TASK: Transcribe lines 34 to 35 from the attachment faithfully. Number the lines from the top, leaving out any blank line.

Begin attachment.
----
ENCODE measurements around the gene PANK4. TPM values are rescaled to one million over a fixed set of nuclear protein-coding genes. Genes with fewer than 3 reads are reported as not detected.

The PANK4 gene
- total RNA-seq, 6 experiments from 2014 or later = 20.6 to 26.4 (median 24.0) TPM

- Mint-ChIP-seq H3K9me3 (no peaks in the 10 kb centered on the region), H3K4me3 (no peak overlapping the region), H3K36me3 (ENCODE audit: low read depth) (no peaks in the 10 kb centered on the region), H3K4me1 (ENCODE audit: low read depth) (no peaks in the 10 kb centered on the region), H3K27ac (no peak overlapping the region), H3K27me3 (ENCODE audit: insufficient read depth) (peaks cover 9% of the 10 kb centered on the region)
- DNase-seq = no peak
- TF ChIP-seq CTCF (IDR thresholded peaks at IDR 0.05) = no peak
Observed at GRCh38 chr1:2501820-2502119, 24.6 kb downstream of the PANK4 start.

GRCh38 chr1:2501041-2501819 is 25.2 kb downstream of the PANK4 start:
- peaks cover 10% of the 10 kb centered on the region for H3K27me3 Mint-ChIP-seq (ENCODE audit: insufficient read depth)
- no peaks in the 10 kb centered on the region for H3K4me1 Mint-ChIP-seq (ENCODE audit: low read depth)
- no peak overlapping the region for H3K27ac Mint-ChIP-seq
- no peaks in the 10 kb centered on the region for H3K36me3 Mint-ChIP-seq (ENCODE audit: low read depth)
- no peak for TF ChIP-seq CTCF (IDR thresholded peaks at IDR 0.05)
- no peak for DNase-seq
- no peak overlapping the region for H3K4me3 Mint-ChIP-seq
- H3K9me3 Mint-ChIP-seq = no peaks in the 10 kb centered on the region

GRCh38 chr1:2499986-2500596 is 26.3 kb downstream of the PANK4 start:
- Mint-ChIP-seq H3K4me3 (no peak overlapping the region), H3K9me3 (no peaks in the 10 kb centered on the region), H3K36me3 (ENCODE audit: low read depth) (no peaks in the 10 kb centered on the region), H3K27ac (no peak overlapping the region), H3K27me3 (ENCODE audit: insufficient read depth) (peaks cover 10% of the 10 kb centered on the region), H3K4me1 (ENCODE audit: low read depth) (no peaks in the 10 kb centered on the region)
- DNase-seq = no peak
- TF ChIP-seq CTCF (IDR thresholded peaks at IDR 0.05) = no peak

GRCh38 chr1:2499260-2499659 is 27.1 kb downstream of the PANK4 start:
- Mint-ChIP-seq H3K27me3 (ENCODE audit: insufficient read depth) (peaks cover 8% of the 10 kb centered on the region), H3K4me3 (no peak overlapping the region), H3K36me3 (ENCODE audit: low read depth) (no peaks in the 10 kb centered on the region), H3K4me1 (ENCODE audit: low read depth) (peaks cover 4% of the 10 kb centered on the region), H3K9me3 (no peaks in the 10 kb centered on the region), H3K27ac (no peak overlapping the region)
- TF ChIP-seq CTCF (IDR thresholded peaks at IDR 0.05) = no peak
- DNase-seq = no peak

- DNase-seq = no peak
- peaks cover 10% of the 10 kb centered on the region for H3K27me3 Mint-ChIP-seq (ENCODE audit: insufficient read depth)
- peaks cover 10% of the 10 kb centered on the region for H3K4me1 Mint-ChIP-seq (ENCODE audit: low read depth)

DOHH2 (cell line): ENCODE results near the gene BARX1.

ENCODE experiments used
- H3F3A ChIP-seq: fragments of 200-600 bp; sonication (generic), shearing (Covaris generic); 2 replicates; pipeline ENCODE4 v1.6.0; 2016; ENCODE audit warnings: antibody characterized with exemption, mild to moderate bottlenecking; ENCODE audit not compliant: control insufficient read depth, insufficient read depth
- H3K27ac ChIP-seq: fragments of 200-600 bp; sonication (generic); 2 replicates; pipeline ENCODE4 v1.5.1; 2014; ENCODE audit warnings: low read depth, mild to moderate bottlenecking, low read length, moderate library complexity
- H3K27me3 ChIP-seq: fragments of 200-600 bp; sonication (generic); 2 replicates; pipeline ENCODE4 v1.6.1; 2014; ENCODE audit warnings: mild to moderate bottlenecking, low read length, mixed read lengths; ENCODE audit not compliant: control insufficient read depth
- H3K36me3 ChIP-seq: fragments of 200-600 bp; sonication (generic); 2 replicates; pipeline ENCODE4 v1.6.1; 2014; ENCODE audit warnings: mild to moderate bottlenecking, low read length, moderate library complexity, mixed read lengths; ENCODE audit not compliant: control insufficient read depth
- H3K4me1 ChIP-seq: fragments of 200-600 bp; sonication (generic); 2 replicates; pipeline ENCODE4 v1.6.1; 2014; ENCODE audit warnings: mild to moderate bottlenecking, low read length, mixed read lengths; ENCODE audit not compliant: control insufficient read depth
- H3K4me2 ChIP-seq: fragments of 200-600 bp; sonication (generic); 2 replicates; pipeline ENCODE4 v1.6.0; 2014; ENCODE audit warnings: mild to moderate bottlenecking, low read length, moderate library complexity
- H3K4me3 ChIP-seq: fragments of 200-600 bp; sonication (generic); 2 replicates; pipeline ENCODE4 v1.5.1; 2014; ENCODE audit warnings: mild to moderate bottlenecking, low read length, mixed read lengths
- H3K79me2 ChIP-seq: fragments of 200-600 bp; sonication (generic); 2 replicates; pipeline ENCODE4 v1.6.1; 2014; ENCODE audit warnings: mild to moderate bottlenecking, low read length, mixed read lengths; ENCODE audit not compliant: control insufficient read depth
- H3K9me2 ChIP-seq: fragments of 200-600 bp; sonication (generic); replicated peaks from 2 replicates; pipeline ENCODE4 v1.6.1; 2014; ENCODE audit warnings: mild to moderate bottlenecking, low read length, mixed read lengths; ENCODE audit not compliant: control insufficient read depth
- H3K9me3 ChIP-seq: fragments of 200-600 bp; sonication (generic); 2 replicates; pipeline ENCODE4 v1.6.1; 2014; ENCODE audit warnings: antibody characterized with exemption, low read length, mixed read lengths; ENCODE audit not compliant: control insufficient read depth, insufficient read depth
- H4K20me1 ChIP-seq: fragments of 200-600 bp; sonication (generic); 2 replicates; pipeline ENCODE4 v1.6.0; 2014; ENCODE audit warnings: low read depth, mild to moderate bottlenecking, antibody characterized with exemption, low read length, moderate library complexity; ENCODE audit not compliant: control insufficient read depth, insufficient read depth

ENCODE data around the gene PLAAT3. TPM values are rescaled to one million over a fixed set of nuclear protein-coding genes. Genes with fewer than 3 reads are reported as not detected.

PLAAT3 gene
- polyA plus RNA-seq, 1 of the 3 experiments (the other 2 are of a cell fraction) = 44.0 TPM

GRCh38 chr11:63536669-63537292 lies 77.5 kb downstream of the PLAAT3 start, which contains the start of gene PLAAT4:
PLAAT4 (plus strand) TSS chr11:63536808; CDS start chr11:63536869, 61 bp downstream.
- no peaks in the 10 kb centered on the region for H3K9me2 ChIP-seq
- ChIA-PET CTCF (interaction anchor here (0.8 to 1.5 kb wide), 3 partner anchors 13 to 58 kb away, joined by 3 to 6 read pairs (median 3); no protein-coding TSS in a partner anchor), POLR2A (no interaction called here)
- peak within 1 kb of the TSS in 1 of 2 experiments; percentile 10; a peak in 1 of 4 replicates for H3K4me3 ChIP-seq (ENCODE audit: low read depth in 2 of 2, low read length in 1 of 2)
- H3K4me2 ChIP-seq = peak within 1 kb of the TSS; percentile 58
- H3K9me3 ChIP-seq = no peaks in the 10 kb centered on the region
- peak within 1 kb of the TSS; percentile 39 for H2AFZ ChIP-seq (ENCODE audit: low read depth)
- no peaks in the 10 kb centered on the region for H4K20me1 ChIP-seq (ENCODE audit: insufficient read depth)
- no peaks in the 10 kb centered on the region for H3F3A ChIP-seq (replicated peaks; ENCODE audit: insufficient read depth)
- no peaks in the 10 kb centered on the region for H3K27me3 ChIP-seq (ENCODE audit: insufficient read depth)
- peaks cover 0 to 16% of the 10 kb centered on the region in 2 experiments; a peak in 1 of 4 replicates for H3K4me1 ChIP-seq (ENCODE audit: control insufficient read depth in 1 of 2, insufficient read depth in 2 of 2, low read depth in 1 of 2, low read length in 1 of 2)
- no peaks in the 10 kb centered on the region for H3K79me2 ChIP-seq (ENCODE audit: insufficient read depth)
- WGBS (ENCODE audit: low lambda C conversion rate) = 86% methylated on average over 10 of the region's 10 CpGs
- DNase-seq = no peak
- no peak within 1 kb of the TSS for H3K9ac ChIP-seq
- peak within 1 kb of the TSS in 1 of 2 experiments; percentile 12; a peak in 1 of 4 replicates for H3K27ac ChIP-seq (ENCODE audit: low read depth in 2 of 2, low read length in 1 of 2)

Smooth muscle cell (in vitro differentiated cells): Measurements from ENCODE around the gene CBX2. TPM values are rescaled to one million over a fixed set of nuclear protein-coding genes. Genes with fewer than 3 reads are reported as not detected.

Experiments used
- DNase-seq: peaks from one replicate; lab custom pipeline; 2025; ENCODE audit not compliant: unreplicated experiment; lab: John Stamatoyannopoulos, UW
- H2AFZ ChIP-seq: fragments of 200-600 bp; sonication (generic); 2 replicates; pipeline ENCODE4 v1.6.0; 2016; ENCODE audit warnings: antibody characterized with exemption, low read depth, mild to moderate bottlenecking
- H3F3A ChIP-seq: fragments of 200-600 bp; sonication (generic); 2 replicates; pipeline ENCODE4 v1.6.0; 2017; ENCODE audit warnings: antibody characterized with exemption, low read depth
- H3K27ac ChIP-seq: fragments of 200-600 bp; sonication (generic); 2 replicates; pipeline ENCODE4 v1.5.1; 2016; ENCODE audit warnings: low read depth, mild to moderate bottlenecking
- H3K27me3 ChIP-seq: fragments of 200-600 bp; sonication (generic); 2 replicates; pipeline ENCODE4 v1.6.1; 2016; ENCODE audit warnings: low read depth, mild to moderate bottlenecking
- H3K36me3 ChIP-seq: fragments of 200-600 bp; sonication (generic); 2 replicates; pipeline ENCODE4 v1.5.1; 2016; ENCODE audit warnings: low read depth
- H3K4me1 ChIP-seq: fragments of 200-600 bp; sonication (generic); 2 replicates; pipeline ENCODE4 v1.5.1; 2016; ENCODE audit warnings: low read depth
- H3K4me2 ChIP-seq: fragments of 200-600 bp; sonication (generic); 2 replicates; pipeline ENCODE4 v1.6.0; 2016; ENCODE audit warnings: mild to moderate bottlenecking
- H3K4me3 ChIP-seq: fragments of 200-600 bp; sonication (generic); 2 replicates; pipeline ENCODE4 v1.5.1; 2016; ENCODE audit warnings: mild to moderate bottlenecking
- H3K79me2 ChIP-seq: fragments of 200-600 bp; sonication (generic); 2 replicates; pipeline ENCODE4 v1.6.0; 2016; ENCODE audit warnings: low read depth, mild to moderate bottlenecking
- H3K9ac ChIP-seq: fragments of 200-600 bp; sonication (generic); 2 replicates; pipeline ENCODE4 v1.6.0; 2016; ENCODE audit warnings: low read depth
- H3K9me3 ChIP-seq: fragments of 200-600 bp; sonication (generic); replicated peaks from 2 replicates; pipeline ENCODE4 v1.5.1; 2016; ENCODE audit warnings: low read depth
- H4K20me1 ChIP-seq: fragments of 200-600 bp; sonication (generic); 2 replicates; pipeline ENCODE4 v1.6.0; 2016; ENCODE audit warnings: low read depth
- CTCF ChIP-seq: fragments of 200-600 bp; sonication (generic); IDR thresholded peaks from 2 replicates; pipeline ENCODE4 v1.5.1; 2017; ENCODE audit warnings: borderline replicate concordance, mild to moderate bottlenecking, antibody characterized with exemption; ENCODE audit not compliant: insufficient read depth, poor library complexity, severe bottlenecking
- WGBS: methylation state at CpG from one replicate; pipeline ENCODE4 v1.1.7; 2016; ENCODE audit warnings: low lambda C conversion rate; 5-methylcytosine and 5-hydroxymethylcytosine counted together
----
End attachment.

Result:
- H3K4me1 ChIP-seq: fragments of 200-600 bp; sonication (generic); 2 replicates; pipeline ENCODE4 v1.6.1; 2014; ENCODE audit warnings: mild to moderate bottlenecking, low read length, mixed read lengths; ENCODE audit not compliant: control insufficient read depth
- H3K4me2 ChIP-seq: fragments of 200-600 bp; sonication (generic); 2 replicates; pipeline ENCODE4 v1.6.0; 2014; ENCODE audit warnings: mild to moderate bottlenecking, low read length, moderate library complexity